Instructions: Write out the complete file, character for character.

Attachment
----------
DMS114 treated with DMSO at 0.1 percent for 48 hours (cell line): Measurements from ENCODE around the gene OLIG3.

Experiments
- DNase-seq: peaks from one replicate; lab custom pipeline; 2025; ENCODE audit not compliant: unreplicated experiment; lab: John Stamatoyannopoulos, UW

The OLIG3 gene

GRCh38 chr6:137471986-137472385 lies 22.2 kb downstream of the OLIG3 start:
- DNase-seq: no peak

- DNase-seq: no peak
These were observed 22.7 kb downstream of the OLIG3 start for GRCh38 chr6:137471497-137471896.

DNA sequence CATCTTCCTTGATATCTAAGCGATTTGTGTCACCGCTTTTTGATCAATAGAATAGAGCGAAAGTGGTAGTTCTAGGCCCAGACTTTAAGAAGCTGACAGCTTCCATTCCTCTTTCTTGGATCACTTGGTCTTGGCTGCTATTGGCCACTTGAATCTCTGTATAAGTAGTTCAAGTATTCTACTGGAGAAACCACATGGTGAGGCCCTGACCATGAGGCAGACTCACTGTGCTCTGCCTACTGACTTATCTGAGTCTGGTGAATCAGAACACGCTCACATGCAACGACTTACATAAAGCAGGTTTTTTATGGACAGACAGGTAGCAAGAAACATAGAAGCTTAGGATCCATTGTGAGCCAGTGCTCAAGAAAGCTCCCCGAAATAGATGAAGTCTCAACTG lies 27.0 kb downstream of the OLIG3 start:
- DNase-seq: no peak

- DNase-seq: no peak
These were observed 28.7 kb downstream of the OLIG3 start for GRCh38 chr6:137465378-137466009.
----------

DMS114 treated with DMSO at 0.1 percent for 48 hours (cell line): Measurements from ENCODE around the gene OLIG3.

Experiments
- DNase-seq: peaks from one replicate; lab custom pipeline; 2025; ENCODE audit not compliant: unreplicated experiment; lab: John Stamatoyannopoulos, UW

The OLIG3 gene

GRCh38 chr6:137471986-137472385 lies 22.2 kb downstream of the OLIG3 start:
- DNase-seq: no peak

- DNase-seq: no peak
These were observed 22.7 kb downstream of the OLIG3 start for GRCh38 chr6:137471497-137471896.

DNA sequence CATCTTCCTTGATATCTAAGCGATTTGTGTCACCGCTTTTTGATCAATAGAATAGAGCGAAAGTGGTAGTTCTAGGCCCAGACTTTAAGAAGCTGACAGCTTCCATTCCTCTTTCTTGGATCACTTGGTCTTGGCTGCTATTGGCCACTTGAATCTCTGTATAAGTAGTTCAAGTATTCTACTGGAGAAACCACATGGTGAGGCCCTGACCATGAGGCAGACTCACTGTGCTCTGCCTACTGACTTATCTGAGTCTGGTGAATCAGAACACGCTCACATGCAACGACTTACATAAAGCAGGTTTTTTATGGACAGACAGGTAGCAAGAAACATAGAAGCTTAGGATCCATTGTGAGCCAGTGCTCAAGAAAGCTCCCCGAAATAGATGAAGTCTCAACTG lies 27.0 kb downstream of the OLIG3 start:
- DNase-seq: no peak

- DNase-seq: no peak
These were observed 28.7 kb downstream of the OLIG3 start for GRCh38 chr6:137465378-137466009.